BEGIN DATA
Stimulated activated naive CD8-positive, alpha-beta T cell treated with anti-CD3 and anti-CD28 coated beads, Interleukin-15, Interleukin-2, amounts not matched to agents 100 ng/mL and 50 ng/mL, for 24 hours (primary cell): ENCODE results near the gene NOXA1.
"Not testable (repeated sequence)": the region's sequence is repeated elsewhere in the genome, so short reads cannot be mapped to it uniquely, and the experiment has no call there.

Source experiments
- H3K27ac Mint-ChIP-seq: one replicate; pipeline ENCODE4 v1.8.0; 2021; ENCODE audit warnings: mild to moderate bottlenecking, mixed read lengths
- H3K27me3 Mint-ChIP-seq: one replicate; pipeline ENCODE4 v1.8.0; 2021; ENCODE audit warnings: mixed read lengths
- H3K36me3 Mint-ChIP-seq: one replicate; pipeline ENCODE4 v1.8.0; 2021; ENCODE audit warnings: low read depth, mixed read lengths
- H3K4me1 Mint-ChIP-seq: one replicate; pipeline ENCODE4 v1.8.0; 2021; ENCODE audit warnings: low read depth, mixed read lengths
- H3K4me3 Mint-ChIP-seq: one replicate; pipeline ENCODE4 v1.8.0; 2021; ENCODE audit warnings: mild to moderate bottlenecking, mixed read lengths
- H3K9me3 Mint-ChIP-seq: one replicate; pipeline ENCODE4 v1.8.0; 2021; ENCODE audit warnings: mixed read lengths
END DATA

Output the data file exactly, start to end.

Stimulated activated naive CD8-positive, alpha-beta T cell treated with anti-CD3 and anti-CD28 coated beads, Interleukin-15, Interleukin-2, amounts not matched to agents 100 ng/mL and 50 ng/mL, for 24 hours (primary cell): ENCODE results near the gene NOXA1.
"Not testable (repeated sequence)": the region's sequence is repeated elsewhere in the genome, so short reads cannot be mapped to it uniquely, and the experiment has no call there.

Source experiments
- H3K27ac Mint-ChIP-seq: one replicate; pipeline ENCODE4 v1.8.0; 2021; ENCODE audit warnings: mild to moderate bottlenecking, mixed read lengths
- H3K27me3 Mint-ChIP-seq: one replicate; pipeline ENCODE4 v1.8.0; 2021; ENCODE audit warnings: mixed read lengths
- H3K36me3 Mint-ChIP-seq: one replicate; pipeline ENCODE4 v1.8.0; 2021; ENCODE audit warnings: low read depth, mixed read lengths
- H3K4me1 Mint-ChIP-seq: one replicate; pipeline ENCODE4 v1.8.0; 2021; ENCODE audit warnings: low read depth, mixed read lengths
- H3K4me3 Mint-ChIP-seq: one replicate; pipeline ENCODE4 v1.8.0; 2021; ENCODE audit warnings: mild to moderate bottlenecking, mixed read lengths
- H3K9me3 Mint-ChIP-seq: one replicate; pipeline ENCODE4 v1.8.0; 2021; ENCODE audit warnings: mixed read lengths